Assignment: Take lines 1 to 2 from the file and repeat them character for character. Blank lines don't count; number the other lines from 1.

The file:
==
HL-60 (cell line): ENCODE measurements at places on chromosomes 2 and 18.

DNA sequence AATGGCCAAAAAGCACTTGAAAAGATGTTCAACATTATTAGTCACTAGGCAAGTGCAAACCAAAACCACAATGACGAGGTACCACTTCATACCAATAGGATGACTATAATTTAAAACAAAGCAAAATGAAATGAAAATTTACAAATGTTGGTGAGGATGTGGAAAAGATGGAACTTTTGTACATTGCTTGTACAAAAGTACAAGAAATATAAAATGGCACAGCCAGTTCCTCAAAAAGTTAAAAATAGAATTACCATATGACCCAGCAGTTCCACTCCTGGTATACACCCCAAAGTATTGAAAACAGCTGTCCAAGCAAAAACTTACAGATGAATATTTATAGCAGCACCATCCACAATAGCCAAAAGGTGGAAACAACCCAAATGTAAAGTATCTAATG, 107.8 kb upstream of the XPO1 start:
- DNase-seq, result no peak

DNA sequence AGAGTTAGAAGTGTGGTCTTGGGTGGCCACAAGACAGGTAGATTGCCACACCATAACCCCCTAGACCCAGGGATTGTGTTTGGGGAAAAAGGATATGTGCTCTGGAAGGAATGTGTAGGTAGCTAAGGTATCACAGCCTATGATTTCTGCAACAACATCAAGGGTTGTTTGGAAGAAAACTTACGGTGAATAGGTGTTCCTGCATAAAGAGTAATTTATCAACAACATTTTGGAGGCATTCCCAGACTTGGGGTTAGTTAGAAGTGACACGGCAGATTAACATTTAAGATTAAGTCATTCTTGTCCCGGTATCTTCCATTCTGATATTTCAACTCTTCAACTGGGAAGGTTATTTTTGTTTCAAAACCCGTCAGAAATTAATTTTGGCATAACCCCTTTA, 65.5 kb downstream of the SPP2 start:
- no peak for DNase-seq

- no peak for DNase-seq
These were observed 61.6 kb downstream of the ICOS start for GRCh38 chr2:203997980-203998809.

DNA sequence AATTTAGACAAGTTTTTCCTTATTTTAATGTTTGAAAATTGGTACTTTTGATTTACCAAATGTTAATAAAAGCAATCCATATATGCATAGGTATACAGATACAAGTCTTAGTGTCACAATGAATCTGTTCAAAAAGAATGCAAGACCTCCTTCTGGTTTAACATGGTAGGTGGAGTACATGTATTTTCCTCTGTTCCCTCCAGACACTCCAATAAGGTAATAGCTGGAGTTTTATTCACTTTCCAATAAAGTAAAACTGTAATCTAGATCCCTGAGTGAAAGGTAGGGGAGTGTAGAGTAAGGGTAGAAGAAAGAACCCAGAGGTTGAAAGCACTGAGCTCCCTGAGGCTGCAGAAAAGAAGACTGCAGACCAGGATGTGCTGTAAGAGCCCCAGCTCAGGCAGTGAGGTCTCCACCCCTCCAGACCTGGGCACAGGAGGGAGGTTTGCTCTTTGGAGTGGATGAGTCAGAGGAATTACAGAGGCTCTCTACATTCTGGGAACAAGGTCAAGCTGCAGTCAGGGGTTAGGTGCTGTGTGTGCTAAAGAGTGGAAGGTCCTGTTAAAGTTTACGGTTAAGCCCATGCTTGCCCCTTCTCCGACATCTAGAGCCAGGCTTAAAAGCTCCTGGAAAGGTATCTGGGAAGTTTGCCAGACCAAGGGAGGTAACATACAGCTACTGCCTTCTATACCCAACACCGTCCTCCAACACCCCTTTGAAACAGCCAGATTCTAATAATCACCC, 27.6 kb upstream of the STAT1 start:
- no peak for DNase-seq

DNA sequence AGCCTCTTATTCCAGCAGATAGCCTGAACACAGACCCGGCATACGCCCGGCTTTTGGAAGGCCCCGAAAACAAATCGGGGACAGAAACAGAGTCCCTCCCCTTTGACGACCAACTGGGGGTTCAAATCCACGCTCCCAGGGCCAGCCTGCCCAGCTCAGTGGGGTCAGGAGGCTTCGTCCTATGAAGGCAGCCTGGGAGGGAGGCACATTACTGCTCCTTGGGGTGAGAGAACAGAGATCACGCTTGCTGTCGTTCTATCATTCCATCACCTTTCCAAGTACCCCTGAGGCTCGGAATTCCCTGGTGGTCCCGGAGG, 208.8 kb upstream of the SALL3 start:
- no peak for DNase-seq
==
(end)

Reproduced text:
HL-60 (cell line): ENCODE measurements at places on chromosomes 2 and 18.

DNA sequence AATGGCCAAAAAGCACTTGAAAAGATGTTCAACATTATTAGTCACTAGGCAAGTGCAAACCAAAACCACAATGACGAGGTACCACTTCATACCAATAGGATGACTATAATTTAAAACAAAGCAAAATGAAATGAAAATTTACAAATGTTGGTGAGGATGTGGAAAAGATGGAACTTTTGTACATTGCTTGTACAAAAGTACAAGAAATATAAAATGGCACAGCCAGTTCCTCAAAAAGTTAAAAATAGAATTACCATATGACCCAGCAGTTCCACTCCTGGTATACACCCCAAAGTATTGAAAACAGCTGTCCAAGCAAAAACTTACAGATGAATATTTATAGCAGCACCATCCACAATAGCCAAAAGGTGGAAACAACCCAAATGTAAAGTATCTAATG, 107.8 kb upstream of the XPO1 start: